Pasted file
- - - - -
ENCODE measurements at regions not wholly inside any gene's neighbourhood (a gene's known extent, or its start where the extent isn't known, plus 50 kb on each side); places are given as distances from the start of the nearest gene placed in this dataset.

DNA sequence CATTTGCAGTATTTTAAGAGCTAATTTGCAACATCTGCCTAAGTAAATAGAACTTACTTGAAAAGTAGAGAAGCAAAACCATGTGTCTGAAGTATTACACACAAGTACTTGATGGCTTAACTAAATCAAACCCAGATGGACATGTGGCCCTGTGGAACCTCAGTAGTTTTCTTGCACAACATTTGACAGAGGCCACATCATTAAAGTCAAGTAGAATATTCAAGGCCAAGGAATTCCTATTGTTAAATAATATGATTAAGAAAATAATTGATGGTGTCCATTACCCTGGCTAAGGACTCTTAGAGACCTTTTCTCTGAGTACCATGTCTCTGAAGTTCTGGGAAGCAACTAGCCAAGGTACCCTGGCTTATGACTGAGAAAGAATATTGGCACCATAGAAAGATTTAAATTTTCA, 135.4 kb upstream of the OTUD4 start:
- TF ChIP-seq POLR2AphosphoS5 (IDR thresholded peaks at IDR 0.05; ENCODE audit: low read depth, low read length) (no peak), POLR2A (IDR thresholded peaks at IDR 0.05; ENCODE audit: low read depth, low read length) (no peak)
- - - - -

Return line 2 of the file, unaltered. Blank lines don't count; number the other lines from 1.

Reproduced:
DNA sequence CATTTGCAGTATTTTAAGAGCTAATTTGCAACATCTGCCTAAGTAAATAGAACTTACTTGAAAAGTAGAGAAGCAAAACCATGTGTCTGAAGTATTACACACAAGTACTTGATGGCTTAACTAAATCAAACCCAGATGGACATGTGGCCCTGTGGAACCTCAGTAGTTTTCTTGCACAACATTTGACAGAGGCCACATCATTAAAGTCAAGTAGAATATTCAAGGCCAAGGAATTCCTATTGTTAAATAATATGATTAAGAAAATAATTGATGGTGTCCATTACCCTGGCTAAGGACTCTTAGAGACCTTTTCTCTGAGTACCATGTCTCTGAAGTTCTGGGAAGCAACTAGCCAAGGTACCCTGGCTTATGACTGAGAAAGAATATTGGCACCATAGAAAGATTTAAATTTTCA, 135.4 kb upstream of the OTUD4 start: